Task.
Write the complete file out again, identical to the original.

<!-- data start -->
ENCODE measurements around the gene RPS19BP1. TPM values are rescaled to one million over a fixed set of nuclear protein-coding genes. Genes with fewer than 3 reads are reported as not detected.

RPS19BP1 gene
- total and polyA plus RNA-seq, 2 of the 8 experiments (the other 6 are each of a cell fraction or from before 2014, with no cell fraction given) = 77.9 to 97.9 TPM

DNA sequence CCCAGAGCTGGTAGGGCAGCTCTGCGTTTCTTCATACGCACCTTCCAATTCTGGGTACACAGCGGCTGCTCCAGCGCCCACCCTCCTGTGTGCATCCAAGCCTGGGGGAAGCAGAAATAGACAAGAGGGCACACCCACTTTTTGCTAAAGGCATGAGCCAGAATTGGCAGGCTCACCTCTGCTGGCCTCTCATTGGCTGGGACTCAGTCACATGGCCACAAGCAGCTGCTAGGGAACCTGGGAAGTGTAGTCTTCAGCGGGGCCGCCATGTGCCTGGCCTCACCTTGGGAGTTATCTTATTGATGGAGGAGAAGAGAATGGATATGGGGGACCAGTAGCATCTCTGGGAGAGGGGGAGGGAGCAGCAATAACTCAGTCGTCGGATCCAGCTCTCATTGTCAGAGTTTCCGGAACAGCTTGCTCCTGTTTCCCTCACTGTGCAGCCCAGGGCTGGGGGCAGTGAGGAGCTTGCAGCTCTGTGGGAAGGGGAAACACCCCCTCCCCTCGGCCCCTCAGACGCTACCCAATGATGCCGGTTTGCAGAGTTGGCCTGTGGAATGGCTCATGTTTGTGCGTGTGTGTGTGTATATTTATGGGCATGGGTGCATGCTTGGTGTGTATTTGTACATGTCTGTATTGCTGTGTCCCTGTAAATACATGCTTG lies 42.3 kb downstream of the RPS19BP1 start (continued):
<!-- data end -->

ENCODE measurements around the gene RPS19BP1. TPM values are rescaled to one million over a fixed set of nuclear protein-coding genes. Genes with fewer than 3 reads are reported as not detected.

RPS19BP1 gene
- total and polyA plus RNA-seq, 2 of the 8 experiments (the other 6 are each of a cell fraction or from before 2014, with no cell fraction given) = 77.9 to 97.9 TPM

DNA sequence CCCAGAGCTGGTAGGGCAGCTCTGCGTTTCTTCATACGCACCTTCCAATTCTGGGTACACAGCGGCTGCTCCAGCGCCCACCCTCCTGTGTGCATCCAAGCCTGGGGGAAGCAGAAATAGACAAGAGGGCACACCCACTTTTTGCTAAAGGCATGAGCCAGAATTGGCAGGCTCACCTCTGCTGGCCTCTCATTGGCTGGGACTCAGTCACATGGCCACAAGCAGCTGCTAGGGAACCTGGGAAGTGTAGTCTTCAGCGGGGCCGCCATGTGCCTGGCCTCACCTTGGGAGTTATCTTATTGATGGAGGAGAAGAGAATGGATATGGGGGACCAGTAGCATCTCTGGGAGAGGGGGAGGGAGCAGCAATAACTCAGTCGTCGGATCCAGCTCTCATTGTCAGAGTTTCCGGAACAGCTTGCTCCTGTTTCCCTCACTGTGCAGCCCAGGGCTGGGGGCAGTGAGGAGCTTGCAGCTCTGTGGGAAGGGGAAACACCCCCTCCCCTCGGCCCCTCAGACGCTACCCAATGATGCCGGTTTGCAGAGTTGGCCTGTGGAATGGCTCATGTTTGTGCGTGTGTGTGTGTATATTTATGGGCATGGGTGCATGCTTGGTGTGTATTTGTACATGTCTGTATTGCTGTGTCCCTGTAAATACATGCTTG lies 42.3 kb downstream of the RPS19BP1 start (continued):